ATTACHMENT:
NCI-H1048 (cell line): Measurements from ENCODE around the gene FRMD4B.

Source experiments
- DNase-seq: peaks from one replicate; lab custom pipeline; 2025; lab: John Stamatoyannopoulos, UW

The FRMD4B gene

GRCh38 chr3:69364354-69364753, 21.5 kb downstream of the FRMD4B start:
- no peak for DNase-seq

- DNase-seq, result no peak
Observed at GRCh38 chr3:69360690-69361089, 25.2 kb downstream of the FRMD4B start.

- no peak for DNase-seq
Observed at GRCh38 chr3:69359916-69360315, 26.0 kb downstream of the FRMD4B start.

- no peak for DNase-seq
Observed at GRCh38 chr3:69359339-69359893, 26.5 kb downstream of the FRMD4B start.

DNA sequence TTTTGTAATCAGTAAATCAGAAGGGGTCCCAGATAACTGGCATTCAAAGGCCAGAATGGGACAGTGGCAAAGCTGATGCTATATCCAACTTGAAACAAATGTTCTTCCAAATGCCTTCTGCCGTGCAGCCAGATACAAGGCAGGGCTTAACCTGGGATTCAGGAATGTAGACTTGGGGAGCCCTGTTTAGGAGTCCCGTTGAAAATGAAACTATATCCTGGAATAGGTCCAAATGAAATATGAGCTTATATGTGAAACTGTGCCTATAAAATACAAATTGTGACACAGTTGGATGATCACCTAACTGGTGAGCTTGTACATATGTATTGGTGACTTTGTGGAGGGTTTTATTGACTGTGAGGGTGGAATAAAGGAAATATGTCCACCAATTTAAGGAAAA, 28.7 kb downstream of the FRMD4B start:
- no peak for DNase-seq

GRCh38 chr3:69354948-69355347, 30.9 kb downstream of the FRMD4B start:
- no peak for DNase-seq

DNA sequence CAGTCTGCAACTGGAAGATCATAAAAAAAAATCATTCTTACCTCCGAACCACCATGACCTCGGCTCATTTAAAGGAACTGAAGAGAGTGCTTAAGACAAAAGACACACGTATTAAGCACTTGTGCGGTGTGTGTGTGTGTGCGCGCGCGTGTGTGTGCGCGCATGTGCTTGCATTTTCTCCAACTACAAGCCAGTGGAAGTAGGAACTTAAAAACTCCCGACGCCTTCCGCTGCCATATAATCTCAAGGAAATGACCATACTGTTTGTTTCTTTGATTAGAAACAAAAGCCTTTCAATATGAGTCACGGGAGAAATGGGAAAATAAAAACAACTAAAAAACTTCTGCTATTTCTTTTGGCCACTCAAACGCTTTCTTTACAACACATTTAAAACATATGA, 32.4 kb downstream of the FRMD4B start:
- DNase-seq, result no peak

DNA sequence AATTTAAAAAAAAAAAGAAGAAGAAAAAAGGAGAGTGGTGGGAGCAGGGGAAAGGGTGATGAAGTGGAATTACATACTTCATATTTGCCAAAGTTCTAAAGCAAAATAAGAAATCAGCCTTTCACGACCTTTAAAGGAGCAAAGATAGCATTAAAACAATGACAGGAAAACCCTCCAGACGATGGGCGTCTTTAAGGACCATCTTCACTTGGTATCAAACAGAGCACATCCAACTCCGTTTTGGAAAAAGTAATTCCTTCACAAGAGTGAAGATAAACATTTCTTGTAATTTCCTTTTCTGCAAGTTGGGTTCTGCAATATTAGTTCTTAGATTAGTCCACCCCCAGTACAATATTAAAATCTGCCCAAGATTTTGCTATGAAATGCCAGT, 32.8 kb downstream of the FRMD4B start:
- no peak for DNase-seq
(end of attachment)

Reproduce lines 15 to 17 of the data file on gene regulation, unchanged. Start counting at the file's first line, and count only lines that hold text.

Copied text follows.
GRCh38 chr3:69354948-69355347, 30.9 kb downstream of the FRMD4B start:
- no peak for DNase-seq

DNA sequence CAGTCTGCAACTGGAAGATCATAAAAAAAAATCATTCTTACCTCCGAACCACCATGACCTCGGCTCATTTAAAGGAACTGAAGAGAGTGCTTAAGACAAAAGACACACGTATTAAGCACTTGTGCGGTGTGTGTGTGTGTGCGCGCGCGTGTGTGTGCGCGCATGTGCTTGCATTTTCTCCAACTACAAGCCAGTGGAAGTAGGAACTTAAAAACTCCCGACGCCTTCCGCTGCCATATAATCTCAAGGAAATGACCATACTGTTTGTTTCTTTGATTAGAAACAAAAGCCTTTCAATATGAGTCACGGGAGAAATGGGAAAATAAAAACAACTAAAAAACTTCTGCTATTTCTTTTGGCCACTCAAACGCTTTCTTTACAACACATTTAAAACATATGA, 32.4 kb downstream of the FRMD4B start: